In the end, I ended up with an abstract of primary colors which I would never have chosen in well-planned, intentional illustration. While it is not my normal way of working, it does allow me to fit painting into my busy schedule and it keeps the creative juices flowing. It also provides me with an opportunity to clear my head and return to work refreshed.

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Example of some great Moleskine art from Moleskinerie group on Flickr and Official MyMoleskine Community.

Thanks to some friends on Twitter, I found a site that displays some amazing examples of art created in a Moleskine journal. Moleskine art has become quite famous in the arts and design community, and stunning examples are everywhere. Visit www.limeshot.com to check it out. http://limeshot.com/2009/50-examples-of-moleskin-art-that-will-make-you-gasp

Visit the following links for more great images.

Official MyMoleskine Community
Moleskinerie group on Flickr

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The soft colors and appearence was a welcome deviation from my normal style.

The soft colors and appearance was a welcome deviation from my normal style.

My life has been chaotic lately and I haven’t had much time to journal or play with art the way I would like to. With limited time and no reasonable idea in mind, I sat down with a Moleskine Watercolor Journal and my watercolors without a clue of what to do. I decided to just go with the flow and just do whatever feels right.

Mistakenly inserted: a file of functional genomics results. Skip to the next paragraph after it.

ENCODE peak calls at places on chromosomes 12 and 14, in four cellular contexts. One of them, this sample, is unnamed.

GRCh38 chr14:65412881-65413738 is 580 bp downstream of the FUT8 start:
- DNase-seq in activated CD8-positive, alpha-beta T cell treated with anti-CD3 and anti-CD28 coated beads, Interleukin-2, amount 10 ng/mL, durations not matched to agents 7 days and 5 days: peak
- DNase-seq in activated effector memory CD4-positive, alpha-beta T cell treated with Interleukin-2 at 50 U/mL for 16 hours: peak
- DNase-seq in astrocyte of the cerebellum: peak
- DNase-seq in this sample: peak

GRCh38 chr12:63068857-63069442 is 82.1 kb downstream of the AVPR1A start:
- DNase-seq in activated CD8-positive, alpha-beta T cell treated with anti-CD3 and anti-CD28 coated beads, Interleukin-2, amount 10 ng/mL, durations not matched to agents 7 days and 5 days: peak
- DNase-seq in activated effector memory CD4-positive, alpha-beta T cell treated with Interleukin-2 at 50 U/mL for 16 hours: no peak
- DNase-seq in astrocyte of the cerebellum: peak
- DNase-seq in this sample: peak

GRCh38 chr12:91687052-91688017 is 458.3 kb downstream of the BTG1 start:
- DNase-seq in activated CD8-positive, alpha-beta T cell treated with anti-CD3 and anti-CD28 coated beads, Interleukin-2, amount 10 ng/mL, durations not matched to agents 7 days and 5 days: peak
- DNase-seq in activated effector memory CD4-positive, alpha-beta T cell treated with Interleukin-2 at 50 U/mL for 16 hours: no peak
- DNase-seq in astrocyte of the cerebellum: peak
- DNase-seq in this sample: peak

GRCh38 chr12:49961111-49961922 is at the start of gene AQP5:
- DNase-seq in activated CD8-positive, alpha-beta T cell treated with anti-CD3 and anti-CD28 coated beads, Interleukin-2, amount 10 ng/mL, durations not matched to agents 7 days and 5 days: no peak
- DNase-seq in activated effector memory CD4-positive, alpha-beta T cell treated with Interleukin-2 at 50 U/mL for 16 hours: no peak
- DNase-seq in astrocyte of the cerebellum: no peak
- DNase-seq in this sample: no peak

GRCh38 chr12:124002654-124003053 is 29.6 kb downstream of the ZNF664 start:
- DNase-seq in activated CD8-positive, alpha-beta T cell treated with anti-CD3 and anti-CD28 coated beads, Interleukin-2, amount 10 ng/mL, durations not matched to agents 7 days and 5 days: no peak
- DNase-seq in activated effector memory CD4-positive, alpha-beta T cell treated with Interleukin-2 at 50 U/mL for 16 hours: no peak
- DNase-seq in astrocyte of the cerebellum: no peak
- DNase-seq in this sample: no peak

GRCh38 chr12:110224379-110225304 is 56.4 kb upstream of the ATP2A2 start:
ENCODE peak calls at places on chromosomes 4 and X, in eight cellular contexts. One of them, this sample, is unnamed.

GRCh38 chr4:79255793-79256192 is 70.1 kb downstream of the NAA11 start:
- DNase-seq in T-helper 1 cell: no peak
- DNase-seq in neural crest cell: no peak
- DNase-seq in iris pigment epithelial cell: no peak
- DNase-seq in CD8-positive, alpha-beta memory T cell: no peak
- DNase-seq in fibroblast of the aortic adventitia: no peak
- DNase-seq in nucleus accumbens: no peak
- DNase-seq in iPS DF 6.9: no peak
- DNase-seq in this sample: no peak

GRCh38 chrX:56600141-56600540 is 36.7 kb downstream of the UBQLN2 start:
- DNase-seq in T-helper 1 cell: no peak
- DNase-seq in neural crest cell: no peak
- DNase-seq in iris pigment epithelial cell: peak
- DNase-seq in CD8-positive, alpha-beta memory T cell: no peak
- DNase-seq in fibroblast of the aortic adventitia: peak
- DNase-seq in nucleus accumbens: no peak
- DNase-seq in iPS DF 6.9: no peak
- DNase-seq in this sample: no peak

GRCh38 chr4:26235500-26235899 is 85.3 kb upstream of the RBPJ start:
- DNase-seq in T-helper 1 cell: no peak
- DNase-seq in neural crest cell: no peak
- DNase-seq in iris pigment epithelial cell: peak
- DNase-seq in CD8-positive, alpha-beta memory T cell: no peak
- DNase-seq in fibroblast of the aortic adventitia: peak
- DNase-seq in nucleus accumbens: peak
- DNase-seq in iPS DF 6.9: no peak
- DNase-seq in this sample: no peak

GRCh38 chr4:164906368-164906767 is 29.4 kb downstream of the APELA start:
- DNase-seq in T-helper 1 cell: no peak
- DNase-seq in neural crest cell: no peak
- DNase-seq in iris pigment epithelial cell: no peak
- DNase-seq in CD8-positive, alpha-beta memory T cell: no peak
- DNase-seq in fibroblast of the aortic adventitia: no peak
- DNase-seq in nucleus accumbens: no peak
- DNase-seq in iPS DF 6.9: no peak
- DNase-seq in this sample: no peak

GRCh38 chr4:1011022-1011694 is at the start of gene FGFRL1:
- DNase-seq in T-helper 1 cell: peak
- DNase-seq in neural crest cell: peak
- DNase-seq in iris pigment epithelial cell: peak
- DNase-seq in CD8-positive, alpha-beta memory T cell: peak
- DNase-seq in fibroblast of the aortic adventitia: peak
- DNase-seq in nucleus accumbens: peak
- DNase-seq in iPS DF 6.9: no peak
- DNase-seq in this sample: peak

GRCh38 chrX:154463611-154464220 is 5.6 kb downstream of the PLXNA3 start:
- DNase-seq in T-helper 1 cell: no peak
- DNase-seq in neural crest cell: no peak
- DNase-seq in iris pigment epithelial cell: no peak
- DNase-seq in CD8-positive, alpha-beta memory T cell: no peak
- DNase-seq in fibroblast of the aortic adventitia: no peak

I was drawn to the blues and greens and laid these down in with a mop brush in large areas on the page in horizontal lines. It was odd for me to use such soft colors, but I didn’t want to judge it and continued on. A thin, dark line of green seemed right after the background dried and I softened the edges with water intending to keep everything soft. I was left with a page with two large blocks of color that needed something more.

With a quick glance around the studio I spotted some skeletonized leaves that I have been holding onto. The color was a natural buff and wouldn’t be enough contrast to the background, but his wasn’t a problem. I pressed them into a metallic white ink pad to lighten them and add a little sparkle. Once dry, I used a spray adhesive to affix the leaves to the paper.

The result is a soft, calm image which is quite a deviation from my normal style. A small peaceful spot amid the chaos of my life. It was just what I needed at the time.